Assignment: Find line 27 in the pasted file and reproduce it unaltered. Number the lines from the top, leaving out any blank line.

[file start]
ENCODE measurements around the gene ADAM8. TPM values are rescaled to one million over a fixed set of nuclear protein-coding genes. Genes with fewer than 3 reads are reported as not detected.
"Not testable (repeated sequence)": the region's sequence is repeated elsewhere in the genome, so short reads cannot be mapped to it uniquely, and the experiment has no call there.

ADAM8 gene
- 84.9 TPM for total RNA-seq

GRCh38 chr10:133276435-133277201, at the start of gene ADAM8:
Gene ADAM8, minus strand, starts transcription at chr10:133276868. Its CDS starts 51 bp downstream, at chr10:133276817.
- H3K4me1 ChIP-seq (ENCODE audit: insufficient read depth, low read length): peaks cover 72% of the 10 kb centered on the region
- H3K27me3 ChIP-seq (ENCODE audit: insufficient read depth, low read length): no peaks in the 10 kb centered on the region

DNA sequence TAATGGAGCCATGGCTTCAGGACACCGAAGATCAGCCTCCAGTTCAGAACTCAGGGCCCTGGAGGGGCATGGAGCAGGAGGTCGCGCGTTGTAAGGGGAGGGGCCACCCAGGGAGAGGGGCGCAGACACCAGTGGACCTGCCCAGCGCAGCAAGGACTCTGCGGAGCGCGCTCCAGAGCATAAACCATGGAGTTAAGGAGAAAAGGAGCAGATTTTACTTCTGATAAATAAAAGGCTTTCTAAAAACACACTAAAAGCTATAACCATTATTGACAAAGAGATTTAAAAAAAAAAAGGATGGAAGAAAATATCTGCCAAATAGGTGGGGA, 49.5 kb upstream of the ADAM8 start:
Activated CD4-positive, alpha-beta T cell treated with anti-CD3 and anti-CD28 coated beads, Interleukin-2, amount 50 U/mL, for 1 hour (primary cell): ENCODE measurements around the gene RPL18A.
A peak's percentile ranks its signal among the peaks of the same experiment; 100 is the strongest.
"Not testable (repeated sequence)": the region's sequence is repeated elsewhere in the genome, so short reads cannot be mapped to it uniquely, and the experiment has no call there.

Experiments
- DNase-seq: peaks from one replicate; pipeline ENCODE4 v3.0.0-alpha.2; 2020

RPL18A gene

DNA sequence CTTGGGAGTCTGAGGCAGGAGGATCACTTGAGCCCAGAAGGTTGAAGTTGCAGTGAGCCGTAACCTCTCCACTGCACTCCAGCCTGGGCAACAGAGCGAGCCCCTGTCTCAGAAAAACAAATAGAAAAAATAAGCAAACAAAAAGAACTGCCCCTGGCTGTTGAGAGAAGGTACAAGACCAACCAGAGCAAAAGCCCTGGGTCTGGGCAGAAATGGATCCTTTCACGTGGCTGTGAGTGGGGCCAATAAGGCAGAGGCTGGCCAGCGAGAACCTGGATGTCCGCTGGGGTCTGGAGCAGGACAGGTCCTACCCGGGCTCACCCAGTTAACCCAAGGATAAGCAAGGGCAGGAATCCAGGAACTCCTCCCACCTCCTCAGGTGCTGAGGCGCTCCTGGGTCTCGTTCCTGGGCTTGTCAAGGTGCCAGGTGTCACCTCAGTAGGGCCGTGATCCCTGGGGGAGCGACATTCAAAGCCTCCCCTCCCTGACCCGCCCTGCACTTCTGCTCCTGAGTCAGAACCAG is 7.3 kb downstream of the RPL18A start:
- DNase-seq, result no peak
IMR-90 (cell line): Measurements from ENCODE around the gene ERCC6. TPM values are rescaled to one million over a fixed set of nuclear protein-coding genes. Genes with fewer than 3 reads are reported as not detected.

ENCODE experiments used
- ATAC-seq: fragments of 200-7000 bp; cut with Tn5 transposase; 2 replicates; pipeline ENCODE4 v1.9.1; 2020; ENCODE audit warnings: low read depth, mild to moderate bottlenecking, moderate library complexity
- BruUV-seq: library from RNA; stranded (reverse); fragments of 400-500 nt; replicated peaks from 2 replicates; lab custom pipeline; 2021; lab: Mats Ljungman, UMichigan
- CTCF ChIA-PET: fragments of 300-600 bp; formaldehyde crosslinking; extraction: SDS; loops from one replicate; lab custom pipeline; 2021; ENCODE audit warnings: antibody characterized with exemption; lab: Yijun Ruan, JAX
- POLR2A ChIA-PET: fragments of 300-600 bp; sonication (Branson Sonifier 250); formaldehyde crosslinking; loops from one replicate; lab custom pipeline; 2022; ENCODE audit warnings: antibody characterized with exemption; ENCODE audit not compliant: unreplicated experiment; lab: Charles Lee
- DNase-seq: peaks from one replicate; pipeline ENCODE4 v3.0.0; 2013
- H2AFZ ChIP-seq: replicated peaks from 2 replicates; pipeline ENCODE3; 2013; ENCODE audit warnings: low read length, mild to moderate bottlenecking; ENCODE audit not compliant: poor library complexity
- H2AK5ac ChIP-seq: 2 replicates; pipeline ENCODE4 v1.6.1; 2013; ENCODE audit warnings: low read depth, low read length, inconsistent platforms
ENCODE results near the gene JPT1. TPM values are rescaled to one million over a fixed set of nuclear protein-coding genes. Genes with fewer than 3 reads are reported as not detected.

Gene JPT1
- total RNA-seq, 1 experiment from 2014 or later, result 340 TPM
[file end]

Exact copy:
ENCODE results near the gene JPT1. TPM values are rescaled to one million over a fixed set of nuclear protein-coding genes. Genes with fewer than 3 reads are reported as not detected.